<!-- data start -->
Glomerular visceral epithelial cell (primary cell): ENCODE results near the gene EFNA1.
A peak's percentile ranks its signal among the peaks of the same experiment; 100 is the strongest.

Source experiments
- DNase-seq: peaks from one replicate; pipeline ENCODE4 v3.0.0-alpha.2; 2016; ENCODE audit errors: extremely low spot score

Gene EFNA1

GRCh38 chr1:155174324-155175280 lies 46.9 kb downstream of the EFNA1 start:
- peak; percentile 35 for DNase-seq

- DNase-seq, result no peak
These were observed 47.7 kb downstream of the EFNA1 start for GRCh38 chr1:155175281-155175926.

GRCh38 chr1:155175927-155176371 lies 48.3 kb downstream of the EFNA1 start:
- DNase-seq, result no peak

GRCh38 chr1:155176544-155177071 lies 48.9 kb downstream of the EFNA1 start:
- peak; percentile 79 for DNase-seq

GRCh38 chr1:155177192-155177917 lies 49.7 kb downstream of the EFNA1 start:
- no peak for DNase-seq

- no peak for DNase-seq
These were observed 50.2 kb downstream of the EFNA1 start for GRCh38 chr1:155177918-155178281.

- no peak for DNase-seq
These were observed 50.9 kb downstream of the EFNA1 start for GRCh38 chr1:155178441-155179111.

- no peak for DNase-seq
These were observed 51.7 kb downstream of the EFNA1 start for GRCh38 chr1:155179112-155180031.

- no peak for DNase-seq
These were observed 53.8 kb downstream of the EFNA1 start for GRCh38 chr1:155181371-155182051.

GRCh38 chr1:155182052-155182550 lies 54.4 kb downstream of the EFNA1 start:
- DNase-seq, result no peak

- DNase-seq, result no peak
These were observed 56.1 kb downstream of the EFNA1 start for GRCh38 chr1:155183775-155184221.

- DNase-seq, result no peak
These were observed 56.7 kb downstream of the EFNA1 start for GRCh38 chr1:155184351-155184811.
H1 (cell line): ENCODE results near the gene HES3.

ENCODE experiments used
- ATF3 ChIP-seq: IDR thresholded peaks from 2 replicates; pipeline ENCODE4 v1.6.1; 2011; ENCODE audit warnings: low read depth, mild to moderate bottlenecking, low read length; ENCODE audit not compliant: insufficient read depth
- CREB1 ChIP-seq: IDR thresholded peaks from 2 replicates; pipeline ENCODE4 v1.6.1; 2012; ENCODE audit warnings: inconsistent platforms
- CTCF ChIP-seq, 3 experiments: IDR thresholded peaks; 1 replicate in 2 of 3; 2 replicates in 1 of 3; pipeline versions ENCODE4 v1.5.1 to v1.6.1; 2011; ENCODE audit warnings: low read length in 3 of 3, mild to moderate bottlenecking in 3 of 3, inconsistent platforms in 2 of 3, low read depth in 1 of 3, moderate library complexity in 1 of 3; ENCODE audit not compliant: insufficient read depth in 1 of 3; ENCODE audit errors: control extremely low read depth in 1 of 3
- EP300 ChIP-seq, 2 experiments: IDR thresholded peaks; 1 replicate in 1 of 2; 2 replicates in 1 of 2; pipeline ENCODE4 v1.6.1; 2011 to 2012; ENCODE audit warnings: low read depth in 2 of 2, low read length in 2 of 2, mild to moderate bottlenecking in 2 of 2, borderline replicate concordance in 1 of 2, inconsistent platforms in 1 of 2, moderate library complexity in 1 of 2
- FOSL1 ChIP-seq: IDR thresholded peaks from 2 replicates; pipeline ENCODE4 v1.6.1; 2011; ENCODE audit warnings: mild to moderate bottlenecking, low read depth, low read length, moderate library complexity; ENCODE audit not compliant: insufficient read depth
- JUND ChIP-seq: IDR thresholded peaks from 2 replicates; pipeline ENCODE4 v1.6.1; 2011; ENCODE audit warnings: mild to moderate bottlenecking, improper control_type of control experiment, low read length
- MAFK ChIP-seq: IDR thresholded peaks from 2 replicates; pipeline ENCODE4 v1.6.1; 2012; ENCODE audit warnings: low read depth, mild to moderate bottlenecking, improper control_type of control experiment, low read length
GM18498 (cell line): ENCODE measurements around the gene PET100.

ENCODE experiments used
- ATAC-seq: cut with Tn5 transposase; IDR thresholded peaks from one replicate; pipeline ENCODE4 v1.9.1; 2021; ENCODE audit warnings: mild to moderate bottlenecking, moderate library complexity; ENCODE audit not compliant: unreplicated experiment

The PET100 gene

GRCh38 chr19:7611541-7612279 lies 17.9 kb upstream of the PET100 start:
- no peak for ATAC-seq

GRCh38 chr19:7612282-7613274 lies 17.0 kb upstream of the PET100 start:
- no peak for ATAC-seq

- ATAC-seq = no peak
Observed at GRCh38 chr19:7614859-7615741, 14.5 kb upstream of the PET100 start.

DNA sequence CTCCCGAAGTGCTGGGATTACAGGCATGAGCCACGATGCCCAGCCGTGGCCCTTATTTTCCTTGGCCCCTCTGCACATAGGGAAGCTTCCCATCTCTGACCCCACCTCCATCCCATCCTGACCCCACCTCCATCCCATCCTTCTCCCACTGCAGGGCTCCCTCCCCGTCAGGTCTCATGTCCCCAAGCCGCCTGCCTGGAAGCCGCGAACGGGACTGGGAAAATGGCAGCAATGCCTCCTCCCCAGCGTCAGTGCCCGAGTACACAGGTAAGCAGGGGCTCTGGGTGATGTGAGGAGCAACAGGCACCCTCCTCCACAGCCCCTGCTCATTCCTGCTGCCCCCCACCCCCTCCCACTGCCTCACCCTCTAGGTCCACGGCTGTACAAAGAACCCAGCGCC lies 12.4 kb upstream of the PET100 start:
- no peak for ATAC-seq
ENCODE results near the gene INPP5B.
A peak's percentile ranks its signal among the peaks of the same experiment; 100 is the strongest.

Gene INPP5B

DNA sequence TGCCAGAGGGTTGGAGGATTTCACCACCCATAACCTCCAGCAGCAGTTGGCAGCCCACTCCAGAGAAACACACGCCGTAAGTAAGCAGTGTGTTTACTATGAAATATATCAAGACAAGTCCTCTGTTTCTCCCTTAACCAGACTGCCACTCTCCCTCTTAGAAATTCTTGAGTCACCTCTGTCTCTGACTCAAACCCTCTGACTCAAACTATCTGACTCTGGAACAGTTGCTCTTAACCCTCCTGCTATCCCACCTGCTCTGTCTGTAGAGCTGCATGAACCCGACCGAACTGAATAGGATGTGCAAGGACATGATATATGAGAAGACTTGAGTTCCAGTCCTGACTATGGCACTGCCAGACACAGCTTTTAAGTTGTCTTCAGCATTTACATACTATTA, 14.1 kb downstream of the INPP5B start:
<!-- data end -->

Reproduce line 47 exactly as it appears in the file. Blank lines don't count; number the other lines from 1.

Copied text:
- ATAC-seq = no peak